Lee Marabai Harrington offers a unique form of “Buddhist mantra kirtan,” combining the metta and wisdom energies of Buddhist mantras with the heart-opening euphoria of the devotional Bhakti tradition. Harrington’s first album of mantra music, Beyond the Beyond: A Mantra Music Experience, was released to critical acclaim in 2016. Her oeuvre includes singing mantras for His Holiness the Karmapa at Madison Square Garden and for Amma at Amritapuri ashram in India. This month she sat down with Buddhistdoor Global and discussed her wish to serve others through the joyful and healing power of mantra singing.
Buddhistdoor Global: How did you come to Vajrayana Buddhism and what school do you belong to?
Lee Mirabai Harrington: The short answer is that I was probably Buddhist in many previous lifetimes. I’m grateful that I found the Dharma again in this lifetime and that I was able to meet my precious guru His Holiness the 17th Karmapa, Ogyen Trinley Dorje. I’ve also studied with His Holiness the Dalai Lama, Tai Situ Rinpoche, Dzogchen Ponlop Rinpoche, Khandro Rinpoche, Mingyur Rinpoche, and the great Western Buddhist teachers Robert A. F. Thurman, John Daido Loori Roshi, Pema Chodron, and Sharon Saltzberg. And of course Khenpo Karthar Rinpoche, who presides over Karma Triyana Dharmachakra Monastery, where I practice. I also study Tibetan medical mantras with Dr. Nida Chenagtsang.
BDG: What is Buddhist mantra kirtan?
LMH: This is actually a tricky question because Buddhist mantra kirtan is a term I made up myself to loosely describe what I do. It’s actually not a genre that exists—as far I know I am the only Buddhist on the American kirtan circuit who leads kirtans specializing in Buddhist mantras. In a nutshell, I combine elements of traditional kirtan (Hindu devotional call-and-response chanting) with the recitation of Buddhist mantras.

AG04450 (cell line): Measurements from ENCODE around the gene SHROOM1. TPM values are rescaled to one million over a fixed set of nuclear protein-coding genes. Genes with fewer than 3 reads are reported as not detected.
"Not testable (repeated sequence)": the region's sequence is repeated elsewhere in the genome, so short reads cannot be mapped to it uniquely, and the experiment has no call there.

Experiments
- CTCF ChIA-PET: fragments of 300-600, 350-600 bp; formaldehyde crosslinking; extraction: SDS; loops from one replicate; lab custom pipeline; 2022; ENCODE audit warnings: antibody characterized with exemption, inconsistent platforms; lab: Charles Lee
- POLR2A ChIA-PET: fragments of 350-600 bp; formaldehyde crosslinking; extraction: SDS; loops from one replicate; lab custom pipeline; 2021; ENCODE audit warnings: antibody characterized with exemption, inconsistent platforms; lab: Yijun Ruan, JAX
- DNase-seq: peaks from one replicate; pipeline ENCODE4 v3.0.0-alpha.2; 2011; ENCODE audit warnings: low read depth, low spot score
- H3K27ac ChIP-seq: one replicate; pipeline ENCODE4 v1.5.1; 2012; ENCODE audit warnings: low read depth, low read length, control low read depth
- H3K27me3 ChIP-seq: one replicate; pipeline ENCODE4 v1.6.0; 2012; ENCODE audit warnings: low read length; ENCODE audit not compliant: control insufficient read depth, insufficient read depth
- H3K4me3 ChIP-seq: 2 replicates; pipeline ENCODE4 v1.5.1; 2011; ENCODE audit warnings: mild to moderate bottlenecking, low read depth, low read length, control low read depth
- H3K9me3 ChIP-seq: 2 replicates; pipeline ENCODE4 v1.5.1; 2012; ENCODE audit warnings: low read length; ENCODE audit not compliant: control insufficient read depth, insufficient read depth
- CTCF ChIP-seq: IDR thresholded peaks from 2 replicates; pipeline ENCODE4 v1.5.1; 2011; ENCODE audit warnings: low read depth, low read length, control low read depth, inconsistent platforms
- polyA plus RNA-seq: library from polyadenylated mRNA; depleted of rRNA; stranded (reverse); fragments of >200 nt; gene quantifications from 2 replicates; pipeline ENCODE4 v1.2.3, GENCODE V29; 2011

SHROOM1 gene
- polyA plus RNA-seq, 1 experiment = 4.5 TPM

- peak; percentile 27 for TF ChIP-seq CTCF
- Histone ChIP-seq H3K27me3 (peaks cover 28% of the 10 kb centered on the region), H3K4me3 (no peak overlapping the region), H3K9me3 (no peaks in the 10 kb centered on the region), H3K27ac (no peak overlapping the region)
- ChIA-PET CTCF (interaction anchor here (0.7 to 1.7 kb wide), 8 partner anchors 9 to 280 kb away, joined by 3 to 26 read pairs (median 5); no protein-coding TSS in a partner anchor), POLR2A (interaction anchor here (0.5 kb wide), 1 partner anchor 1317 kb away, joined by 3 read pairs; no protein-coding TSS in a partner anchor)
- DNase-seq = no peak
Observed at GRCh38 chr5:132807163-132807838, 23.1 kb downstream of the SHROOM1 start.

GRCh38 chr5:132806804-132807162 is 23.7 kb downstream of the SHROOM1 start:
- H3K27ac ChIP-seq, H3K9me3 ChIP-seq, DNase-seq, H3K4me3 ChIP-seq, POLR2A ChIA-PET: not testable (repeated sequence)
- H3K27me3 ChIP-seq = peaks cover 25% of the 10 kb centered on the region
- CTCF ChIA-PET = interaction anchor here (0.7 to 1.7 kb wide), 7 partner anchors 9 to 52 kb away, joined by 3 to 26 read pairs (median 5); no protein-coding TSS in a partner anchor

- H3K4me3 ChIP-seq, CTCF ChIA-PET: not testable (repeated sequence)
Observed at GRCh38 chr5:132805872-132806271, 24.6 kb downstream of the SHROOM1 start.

Typically in Vajrayana practices, as your readers might be aware, Buddhist mantras are recited within the context of a longer, larger puja or sadhana, and there are a series of steps that are taken before the mantras are recited, such as invoking deities (yidams), making offerings, and so on. There are also visualization practices that one engages in during mantra recitation. So I bring elements of my own Vajrayana practice into my kirtans and workshops (with my teacher’s permission, of course) and combine it with the traditional Hindu method of call-and-response singing.
I explain what I am doing to my participants and I do my best to make it clear that what I offer is not a substitute for a Buddhist sadhana. My hope is that my kirtans will inspire people to learn more about the Buddhadharma, mantrayana (liberation through sound) and the sadhanas, and to take the empowerments, and so on.
BDG: What are some of the inspiring effects of your Buddhist mantra kirtans?
LMH: When we chant—especially when we chant with focus, confidence, and devotion—subtle shifts are taking places at so many levels. Shifts in consciousness, in energetic balance, in mood, in vibration. First of all, there is a sound-healing aspect in kirtan that is taking place—we are singing sacred syllables in specific patterns and those patterns are like key codes, if you will, that are unlocking potential that is already within us. We all have within us, for example, the capacity for true compassion. Chanting the syllables Om Mani Padme Hum awakens that compassion. To continue with the keypad analogy: when we chant, the tongue hits certain meridian points on the roof of the mouth, so again a code is being “entered” into our system. Our physical system responds to the mantra, as well as the energetic systems, etc.
There is also a profound devotional aspect in kirtan. In yogic terms, Bhakti Yoga is the yoga of devotion. To me, the Buddhist mantras I sing are very devotional. There’s my own private devotion to my guru, first of all. We’re also singing praises to Tara (an aspect of the divine feminine), to Avalokiteshvara (the bodhisattva of compassion), to Prajnaparamita (who represents perfect wisdom).